Given that women´s mobility is limited in the Global South, they are less likely to evacuate or to migrate in the aftermath of natural disasters. Hence, women migrate later than men and when they do, they leave behind children with other family members. This phenomenon has been defined as feminization of migration. Additionally, women suffer more than men from the psychosocial impacts of migration because they have to take care of family members while disregarding their own distress and they are also victims of sexual violence in camps where internally or internationally displaced people are housed.

The post-migration stage entails integration. The possibility of attaining such a condition depends on an array of factors such as inclusion in the job market which has been shown to be more difficult for women. In fact, women can become more dependent on their husbands if they try to maintain conservative gender roles in the host country. On the contrary, women´s social mobility, economic independence and autonomy can improve if the receiving country’s labor market needs  employees in the service sector, where women tend to be more occupied. Womens’ occupation can change intra-household gendered roles within the household, which does not necessarily mean more equality for women who, after work, have to do a second shift.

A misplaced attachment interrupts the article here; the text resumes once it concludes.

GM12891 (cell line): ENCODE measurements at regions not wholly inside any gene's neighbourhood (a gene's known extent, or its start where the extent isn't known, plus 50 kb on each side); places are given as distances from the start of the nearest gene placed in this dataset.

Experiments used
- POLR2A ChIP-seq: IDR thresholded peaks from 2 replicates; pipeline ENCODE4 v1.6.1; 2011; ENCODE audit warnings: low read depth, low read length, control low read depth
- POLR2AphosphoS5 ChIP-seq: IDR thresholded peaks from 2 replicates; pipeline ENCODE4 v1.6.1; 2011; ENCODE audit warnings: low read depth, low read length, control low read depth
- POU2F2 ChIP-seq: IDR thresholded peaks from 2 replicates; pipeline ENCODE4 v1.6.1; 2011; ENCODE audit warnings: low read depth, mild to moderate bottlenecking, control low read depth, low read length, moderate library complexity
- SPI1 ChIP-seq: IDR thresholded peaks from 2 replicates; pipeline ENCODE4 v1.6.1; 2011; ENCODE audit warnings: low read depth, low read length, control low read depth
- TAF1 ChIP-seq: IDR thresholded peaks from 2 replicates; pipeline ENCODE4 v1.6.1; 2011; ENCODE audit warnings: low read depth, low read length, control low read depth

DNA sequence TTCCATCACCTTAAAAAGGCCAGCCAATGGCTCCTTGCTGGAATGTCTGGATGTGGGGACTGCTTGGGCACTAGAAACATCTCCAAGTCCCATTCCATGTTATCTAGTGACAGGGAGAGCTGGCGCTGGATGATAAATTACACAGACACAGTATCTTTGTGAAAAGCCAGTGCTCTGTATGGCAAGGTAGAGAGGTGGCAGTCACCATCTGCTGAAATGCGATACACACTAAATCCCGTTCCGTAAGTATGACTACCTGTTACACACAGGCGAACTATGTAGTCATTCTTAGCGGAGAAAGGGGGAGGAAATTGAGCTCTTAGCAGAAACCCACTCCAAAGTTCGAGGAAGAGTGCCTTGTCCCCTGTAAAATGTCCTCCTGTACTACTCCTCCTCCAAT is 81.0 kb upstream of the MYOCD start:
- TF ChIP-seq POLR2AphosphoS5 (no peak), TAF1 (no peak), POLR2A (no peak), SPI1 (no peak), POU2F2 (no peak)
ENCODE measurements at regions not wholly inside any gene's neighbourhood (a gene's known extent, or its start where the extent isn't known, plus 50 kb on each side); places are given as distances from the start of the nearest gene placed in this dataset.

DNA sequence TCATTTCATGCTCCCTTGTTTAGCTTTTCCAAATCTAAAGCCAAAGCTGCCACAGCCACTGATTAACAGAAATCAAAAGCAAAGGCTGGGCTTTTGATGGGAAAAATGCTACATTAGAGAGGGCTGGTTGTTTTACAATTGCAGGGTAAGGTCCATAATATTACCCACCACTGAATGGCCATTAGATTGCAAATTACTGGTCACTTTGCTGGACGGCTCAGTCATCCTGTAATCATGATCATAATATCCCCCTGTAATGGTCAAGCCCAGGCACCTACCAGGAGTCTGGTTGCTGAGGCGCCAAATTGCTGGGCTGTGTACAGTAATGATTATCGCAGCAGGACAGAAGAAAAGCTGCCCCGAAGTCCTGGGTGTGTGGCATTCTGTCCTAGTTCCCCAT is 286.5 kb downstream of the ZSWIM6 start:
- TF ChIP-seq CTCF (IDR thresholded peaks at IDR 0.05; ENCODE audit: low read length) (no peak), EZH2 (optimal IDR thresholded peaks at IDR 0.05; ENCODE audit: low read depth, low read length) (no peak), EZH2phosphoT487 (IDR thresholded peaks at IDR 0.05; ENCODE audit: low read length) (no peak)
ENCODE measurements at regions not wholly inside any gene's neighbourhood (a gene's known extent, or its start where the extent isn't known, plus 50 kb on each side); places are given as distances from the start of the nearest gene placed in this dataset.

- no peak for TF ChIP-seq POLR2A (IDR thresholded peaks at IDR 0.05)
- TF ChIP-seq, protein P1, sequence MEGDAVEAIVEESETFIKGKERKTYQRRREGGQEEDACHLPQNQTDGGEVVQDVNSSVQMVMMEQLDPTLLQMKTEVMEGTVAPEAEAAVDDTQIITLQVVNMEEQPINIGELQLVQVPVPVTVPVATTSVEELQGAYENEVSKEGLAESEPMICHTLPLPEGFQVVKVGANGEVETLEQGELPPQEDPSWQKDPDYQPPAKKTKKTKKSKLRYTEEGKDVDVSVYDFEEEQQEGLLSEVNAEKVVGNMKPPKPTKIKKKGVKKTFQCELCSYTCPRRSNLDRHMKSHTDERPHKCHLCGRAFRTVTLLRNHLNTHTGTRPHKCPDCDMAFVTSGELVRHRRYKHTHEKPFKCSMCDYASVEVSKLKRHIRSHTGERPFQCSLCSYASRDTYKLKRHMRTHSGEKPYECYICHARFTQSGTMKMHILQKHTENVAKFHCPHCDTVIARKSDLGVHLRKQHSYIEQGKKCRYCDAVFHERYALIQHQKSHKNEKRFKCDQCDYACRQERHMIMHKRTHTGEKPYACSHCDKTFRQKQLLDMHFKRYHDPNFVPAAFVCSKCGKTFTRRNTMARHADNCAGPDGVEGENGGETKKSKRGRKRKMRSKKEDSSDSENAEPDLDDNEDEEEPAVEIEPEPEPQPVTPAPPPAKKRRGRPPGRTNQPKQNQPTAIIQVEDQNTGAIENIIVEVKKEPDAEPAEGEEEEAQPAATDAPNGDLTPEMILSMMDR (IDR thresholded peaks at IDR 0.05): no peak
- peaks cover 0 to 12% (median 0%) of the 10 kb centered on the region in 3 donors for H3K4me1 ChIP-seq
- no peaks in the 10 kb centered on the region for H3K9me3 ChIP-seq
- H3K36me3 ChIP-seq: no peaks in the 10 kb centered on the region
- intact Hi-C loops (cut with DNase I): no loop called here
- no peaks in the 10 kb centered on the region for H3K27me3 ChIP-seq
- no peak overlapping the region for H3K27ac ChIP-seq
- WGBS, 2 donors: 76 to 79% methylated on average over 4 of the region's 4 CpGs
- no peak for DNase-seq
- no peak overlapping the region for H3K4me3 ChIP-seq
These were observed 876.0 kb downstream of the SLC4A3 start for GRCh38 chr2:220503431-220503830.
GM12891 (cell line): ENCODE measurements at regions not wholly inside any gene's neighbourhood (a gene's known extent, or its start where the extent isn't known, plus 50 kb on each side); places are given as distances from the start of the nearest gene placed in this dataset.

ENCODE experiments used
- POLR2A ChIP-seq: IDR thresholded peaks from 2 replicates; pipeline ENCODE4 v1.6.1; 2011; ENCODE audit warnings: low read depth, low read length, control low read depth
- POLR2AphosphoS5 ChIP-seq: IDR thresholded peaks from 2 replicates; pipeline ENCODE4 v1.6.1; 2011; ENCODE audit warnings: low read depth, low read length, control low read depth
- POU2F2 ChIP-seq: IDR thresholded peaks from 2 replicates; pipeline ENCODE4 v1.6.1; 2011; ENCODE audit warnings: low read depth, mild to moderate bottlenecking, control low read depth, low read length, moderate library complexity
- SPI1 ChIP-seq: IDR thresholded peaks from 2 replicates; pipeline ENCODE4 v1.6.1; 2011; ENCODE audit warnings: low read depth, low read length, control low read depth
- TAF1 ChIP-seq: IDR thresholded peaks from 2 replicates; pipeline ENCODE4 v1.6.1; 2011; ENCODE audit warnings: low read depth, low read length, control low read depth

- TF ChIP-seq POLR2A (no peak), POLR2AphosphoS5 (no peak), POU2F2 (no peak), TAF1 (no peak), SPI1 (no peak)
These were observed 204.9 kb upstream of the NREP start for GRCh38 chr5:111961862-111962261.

Finally, studies of the gendered aspects of climate change migration are limited. Future research should bridge existing knowledge gap by investigating how gender enables or hinders migration and how gender roles are enacted in the three stages of migration.

Martina Angela Caretta is Assistant Professor in Geography, West Virginia University